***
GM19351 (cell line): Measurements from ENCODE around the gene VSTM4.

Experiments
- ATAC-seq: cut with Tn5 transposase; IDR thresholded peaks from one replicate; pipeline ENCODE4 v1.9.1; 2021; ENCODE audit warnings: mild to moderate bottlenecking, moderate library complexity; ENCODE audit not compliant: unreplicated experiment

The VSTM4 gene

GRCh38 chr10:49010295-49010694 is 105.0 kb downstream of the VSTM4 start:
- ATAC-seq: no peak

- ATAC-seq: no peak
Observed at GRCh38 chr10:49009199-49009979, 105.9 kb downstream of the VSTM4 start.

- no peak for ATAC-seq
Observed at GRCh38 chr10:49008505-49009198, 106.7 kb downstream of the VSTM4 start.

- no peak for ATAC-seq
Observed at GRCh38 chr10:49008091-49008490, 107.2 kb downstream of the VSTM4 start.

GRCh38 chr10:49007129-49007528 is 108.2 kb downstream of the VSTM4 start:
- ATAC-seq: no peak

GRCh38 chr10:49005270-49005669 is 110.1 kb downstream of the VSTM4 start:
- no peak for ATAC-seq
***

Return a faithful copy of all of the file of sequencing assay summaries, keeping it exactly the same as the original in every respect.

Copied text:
GM19351 (cell line): Measurements from ENCODE around the gene VSTM4.

Experiments
- ATAC-seq: cut with Tn5 transposase; IDR thresholded peaks from one replicate; pipeline ENCODE4 v1.9.1; 2021; ENCODE audit warnings: mild to moderate bottlenecking, moderate library complexity; ENCODE audit not compliant: unreplicated experiment

The VSTM4 gene

GRCh38 chr10:49010295-49010694 is 105.0 kb downstream of the VSTM4 start:
- ATAC-seq: no peak

- ATAC-seq: no peak
Observed at GRCh38 chr10:49009199-49009979, 105.9 kb downstream of the VSTM4 start.

- no peak for ATAC-seq
Observed at GRCh38 chr10:49008505-49009198, 106.7 kb downstream of the VSTM4 start.

- no peak for ATAC-seq
Observed at GRCh38 chr10:49008091-49008490, 107.2 kb downstream of the VSTM4 start.

GRCh38 chr10:49007129-49007528 is 108.2 kb downstream of the VSTM4 start:
- ATAC-seq: no peak

GRCh38 chr10:49005270-49005669 is 110.1 kb downstream of the VSTM4 start:
- no peak for ATAC-seq